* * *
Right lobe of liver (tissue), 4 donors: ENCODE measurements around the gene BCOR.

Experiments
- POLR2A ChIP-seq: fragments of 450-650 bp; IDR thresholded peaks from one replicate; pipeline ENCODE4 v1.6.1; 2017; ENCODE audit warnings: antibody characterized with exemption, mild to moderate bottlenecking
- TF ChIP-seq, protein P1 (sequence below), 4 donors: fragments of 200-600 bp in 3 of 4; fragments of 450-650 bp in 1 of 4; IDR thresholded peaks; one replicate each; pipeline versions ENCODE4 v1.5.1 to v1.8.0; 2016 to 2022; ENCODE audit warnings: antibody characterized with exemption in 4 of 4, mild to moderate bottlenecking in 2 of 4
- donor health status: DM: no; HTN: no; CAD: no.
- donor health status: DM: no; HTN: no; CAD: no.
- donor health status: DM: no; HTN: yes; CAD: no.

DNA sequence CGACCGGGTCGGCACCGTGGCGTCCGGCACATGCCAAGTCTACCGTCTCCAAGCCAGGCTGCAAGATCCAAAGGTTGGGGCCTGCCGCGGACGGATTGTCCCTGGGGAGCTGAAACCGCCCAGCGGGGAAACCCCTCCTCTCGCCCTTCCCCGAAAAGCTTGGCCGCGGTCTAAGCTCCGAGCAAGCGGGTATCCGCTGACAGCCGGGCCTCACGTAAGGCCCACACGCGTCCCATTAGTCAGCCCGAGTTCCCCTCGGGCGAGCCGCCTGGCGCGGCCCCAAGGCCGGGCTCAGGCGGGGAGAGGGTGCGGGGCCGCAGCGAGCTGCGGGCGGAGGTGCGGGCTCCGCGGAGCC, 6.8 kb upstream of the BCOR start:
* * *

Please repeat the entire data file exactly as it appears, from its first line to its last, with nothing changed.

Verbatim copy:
Right lobe of liver (tissue), 4 donors: ENCODE measurements around the gene BCOR.

Experiments
- POLR2A ChIP-seq: fragments of 450-650 bp; IDR thresholded peaks from one replicate; pipeline ENCODE4 v1.6.1; 2017; ENCODE audit warnings: antibody characterized with exemption, mild to moderate bottlenecking
- TF ChIP-seq, protein P1 (sequence below), 4 donors: fragments of 200-600 bp in 3 of 4; fragments of 450-650 bp in 1 of 4; IDR thresholded peaks; one replicate each; pipeline versions ENCODE4 v1.5.1 to v1.8.0; 2016 to 2022; ENCODE audit warnings: antibody characterized with exemption in 4 of 4, mild to moderate bottlenecking in 2 of 4
- donor health status: DM: no; HTN: no; CAD: no.
- donor health status: DM: no; HTN: no; CAD: no.
- donor health status: DM: no; HTN: yes; CAD: no.

DNA sequence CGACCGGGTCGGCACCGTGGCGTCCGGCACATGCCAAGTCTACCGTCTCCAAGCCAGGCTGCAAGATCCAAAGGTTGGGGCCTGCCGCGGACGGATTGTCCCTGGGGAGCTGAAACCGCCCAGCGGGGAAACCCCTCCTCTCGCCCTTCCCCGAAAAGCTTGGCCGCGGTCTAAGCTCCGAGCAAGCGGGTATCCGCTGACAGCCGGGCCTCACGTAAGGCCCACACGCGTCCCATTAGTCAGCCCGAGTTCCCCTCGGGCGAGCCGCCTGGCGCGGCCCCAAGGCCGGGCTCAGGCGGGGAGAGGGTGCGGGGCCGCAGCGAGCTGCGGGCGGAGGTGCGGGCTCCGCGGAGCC, 6.8 kb upstream of the BCOR start: